Today’s minor league spotlight will look at the MVP’s of the Binghamton Mets: outfielder Cesar Puello and pitcher Jeff Walters.  Puello probably shouldn’t be labeled as an MVP after getting suspended for his connection to Biogenesis, but the team really struggled offensively without him, which in an odd way shows his value.

Puello was omitted from Baseball America’s list of the top-20 prospects in the Eastern League after hitting .326/.403/547 with 16 homers and 21 doubles in 91 games.  Part of the basis for omitting him was the suspension, but according to a Baseball America chat on the Eastern League rankings, people within the Mets said that they didn’t consider him a prospect, which is an insane statement.  If he’s not a prospect, why have the Mets used a spot on the 40-man roster on him the past two seasons, even after his struggles in 2011 and 2012?  That statement is just senseless.

The suspension hurt, as it cost him a chance to play in the postseason and perhaps a September cameo, but Puello’s 2013 season most certainly makes him a prospect, and one could argue makes him the Mets’ top outfield prospect right now, although there is a strong argument for Brandon Nimmo.  Puello still has five tools, and his 2013 season will put him in Vegas in 2014 and give him a chance to get to the big leagues sometime next summer.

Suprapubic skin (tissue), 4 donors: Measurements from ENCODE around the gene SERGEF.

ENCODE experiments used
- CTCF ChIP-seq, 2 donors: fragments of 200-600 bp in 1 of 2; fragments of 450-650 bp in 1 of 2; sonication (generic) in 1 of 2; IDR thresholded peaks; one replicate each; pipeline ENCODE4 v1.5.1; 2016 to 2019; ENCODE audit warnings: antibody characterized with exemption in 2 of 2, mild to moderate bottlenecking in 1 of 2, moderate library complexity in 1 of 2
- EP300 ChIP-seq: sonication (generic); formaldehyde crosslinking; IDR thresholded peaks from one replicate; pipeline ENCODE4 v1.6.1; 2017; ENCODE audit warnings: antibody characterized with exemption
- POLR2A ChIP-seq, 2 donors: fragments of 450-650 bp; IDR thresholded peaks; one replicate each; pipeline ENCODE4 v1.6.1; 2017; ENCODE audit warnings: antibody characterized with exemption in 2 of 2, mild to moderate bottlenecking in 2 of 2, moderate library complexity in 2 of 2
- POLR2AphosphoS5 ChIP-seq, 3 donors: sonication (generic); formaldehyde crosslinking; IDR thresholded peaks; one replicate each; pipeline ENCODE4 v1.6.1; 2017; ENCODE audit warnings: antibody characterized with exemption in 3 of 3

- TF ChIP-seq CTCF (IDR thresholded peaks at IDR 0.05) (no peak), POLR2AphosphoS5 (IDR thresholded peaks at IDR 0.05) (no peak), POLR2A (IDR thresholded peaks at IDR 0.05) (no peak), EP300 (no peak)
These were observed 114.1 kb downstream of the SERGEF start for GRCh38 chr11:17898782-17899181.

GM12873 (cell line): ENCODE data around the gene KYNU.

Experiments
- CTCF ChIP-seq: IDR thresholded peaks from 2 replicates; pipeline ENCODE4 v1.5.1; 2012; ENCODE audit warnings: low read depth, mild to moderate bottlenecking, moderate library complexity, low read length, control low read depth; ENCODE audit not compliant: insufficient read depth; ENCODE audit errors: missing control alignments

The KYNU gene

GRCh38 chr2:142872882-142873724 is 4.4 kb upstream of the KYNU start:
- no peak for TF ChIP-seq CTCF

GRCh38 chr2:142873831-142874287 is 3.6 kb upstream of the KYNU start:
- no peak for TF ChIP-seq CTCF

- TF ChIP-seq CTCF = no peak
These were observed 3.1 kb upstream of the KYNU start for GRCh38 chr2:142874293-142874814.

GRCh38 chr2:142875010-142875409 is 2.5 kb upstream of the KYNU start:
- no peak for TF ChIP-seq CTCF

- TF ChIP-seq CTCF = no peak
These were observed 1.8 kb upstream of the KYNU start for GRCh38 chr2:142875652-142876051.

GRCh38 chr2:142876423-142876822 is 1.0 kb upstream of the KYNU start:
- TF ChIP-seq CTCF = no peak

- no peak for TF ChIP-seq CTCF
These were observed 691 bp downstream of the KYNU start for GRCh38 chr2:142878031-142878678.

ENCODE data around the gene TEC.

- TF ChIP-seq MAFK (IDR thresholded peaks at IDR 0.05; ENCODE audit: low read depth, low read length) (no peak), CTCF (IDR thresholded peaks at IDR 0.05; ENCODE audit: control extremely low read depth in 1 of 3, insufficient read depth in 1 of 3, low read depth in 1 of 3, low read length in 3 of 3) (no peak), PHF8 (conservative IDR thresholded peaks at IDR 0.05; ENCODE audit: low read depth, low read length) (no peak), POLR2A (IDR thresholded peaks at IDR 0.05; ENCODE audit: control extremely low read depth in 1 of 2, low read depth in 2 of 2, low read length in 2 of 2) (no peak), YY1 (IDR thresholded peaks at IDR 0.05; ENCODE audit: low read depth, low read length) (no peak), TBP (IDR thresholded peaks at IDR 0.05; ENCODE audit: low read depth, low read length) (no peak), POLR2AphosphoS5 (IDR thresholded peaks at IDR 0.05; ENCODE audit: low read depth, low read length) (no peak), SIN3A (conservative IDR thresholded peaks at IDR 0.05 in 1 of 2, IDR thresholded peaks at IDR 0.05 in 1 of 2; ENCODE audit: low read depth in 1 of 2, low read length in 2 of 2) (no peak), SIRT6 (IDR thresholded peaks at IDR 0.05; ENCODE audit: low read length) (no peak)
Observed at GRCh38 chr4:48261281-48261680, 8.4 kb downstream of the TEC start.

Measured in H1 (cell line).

I would rank Puello no worse than 5th among Mets position player prospects and almost certainly in the top-10 overall.  He’ll have a lot to prove coming off his suspension, but his link to Biogenesis doesn’t necessarily mean he was using PEDs during the 2013 season, so there’s reason to think he can pick up where he left off next year.

As for Walters, he beats out Noah Syndergaard as the B-Mets’ pitching MVP mostly because he spent the entire season at AA and Syndergaard didn’t, but also because Walters broke a B-Mets record for 38 saves in a season.  In 56 innings, he struck out 60 and walked 16, showing great control and a WHIP a little over 1, which doesn’t just make him a good AA pitcher, but a legitimate prospect.

Walters was rather ordinary in his professional career until 2013, when he came out of nowhere.  Walters has been able to increase his velocity during his pro career, and now regularly throws in the mid 90’s, making his fastball a plus pitch.  He also has a slider that is at least an average major league pitch.

A plus fastball and a solid slider should be enough for Walters to survive in a major league bullpen.  The Mets will almost certainly protect Walters from the rule 5 draft, and he will have an opportunity to make the Mets’ bullpen out of spring training next season.  I wouldn’t expect Walters to end up being a closer in the big leagues, but he could a 7th inning set up man, which wouldn’t be such a bad thing for a player the Mets drafted in the 7th round back in 2010.